Using tools, especially visual aids and technology when done right, helps participants visualize your words and enables them to learn and remember what was said for a longer period of time.

A Sushi plate is not complete without Condiments and additional ingredients such as soy sauce, cucumber, avocado, daikon radish sprouts, or other assorted vegetables. These additional ingredients will take the sushi dish to a higher level.

Training activities like individual and group exercises, role plays and simulations are essential during a training session if you want an unforgettable learning experience.

Wasabi is a spicy paste made from ground roots. It has a strong and spicy flavor. Wasabi has medicinal properties and is said to prevent heart disease, cancer, and osteoporosis. It is used in food and particularly in sushi as a strong spice.

Training courses can be enhanced with strong quotes and references. The use of experts references, best practices and methodologies add credibility to your topic and can elevate the flavor of your information.

Gari or young ginger is thinly sliced and often served and eaten after sushi. It is simply called pickled ginger. In Japanese cuisine, it is considered essential in the presentation of sushi. Pickled ginger is used to cleanse the taste between different bites of sushi, or alternatively, it may be eaten before or after the meal.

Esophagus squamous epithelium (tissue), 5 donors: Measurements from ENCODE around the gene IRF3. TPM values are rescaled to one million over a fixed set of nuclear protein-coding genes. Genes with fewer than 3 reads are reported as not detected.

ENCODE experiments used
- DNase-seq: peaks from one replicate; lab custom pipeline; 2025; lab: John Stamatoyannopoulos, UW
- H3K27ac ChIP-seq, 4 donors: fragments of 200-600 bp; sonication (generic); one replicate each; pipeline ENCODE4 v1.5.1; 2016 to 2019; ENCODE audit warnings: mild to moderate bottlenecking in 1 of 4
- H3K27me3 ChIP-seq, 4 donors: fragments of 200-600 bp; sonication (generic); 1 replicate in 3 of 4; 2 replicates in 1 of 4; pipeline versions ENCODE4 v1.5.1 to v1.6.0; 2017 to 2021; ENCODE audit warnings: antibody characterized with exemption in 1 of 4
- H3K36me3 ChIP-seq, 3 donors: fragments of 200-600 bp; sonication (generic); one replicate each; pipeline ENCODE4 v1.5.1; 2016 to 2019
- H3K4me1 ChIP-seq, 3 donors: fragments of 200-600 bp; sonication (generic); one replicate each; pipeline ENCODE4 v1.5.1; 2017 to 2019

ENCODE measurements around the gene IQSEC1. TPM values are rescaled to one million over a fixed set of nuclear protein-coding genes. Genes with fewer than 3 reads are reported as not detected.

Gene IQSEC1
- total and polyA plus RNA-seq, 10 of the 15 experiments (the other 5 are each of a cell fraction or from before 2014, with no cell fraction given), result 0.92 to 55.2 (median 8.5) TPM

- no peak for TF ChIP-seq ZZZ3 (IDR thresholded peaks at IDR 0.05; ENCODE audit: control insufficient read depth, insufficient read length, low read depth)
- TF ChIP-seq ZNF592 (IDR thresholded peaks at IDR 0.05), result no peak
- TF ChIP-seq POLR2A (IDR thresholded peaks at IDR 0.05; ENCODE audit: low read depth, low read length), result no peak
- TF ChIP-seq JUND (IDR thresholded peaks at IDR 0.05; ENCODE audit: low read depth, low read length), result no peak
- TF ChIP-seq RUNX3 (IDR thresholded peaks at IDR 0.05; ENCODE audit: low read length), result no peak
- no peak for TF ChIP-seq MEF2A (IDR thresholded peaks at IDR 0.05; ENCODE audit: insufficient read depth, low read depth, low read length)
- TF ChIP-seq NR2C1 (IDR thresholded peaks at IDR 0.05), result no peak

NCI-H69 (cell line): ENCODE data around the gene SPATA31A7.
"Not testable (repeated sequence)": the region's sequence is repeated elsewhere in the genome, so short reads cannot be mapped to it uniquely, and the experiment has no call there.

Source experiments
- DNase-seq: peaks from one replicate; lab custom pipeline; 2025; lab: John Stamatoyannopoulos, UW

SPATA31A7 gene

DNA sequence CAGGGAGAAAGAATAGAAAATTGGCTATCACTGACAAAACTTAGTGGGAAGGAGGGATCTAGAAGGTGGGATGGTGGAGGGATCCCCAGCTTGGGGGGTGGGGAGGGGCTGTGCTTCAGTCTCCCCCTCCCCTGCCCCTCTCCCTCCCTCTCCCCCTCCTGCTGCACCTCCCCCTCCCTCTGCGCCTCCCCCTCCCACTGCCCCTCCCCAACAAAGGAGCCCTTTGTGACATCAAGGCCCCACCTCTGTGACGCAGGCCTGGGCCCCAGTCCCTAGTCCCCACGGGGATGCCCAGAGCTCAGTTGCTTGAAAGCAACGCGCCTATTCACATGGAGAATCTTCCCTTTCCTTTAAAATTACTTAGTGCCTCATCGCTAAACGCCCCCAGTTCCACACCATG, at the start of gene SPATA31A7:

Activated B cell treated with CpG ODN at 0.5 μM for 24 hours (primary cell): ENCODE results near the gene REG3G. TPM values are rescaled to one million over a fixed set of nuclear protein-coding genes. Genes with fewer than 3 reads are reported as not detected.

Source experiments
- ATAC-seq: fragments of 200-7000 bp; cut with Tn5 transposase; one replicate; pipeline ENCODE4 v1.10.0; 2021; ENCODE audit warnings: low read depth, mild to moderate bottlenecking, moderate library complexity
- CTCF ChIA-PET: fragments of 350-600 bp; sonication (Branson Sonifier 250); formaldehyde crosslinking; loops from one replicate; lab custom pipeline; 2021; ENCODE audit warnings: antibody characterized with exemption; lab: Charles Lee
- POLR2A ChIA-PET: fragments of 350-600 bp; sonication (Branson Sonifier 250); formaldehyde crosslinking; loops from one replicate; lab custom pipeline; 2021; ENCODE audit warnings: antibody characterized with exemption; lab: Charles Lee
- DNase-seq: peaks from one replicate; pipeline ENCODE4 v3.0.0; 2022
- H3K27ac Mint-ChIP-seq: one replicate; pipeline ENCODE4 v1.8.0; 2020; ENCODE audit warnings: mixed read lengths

I’ve personally attended lots of training courses where no or few breaks were given. I don’t need to tell you how I felt in the end. Do you want to exhaust your guests and have them regret attending your training? Make sure you have short breaks every hour or hour and a half. Without these small breaks participants will not be able to digest new course elements.

Sushi Meshi, as Japanese rice is commonly called, is best known its stickiness. Cultivated for over 2,000 years, rice was Japan's most popular nutriment.

Amazingly, if you don’t provide your attendees with snacks and drinks to lift their energy up, you will lose their attention. Make sure everything is ready especially coffee and tea to help your audience reach physical and mental satiation.

Whether you like sushi or not, it has a long history. Sushi was introduced to Japan in the second century, and nowadays it has become an ambassador of Japanese culture and cuisine. To master Sushi preparation you must become an Itamae who has proven himself worthy for many years. The next time you deliver a training course you should be as prepared as a diligent and vigilant Itamae.

Charles J. Tawk

Senior Consultant

Mr. Charles Tawk is a senior consultant with Meirc Training & Consulting. He is a graduate of laws from the Lebanese University, a certified training practitioner (CTP™) from the Institute of Performance and Learning, Canada and is certified in occupational health and safety from Nebosh, UK. In addition, Charles earned specialized certifications in health and society from Harvard University, globalization from Texas University at Austin and international human rights from Belgium’s Louvain University. Charles is a senior certified professional by the Society for Human Resources Management (SHRM-SCP).